A former fund rep has been hit with a permanent ban and a hefty monetary penalty after raising money from clients to finance a startup, which resulted in his clients losing their investments.

A hearing panel of the Canadian Investment Regulatory Organization (CIRO) banned former Equity Associates Inc. rep Paul O’Brian Walker, imposed a $1.7-million penalty and $15,000 in costs. Walker admitted to violating the self-regulatory organization’s rules by soliciting clients to invest in IFS Global Technologies Inc. (IFS), a fintech he founded that sought to develop software for mutual fund advisors.

Walker and CIRO submitted an agreed statement of facts, so the only issue for the hearing panel was to rule on sanctions.

Walker admitted to selling shares and debentures in his company, thereby engaging in unapproved outside business activity, and taking a loan from a client, which gave rise to conflicts of interest that weren’t resolved in clients’ best interests.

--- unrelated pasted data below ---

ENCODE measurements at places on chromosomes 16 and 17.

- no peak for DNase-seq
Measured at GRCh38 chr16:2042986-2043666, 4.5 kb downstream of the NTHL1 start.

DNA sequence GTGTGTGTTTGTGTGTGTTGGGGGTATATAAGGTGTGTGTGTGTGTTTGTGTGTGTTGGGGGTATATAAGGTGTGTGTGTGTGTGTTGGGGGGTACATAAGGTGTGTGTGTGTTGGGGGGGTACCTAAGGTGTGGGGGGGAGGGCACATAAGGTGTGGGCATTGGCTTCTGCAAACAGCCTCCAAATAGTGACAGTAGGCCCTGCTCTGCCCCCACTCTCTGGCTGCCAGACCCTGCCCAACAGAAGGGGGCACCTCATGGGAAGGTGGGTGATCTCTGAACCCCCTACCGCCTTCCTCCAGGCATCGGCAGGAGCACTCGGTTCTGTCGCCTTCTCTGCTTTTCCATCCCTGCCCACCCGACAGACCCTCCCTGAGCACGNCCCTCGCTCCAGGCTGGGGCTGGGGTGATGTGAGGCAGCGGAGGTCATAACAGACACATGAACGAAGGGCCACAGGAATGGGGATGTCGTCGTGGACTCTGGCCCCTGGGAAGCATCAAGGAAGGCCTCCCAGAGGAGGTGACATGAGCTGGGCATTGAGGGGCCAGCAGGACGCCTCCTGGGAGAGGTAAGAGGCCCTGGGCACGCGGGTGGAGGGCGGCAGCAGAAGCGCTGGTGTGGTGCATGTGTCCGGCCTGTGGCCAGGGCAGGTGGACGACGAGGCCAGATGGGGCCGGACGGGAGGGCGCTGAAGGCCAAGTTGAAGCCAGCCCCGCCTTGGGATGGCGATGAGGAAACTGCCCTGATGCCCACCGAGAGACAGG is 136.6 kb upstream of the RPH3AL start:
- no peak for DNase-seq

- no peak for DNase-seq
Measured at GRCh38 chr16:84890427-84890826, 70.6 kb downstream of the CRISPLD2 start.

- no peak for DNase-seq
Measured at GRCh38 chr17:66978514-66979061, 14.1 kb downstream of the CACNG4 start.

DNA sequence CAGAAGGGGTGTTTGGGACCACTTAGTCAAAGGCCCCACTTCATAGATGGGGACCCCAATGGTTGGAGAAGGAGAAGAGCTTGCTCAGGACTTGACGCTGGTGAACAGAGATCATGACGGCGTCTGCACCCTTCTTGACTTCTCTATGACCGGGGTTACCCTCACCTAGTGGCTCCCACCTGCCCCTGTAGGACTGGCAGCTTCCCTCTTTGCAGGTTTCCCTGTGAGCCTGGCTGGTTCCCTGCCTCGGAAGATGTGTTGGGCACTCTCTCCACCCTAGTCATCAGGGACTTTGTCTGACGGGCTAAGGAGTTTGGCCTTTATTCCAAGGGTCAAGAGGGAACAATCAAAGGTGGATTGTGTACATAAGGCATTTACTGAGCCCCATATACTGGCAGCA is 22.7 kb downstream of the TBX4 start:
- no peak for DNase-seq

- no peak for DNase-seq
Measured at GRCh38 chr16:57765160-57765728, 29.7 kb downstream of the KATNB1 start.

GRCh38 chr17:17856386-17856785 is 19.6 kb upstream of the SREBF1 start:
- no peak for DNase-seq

According to the panel’s reasons, the SRO’s staff asked for a disgorgement order in the case, but also acknowledged the regulator’s rules don’t specifically provide authority for disgorgement.

According to the panel, Walker “argued that he should not be penalized because his intention was to benefit the mutual fund industry.” However, the panel said that Walker received a benefit of $1.57 million and the investors collectively lost $1.57 million “as a result of the failure of IFS to become a successful operating business and its ultimate collapse.”

“The respondent abused his status as [a rep] to solicit clients and individuals to invest in his company. He failed to disclose to his clients that a dealer had not approved his outside activities or the securities that he was selling to raise capital to invest in a corporation he controlled and acted as president and CEO,” the panel said in its reasons on sanctions, which included a permanent ban.

“Just because there was no evidence of fraud does not negate the fact that the respondent broke [SRO] rules and investors suffered losses as a result. Had there been evidence of fraud, it would have been appropriate to impose a larger penalty,” the panel said.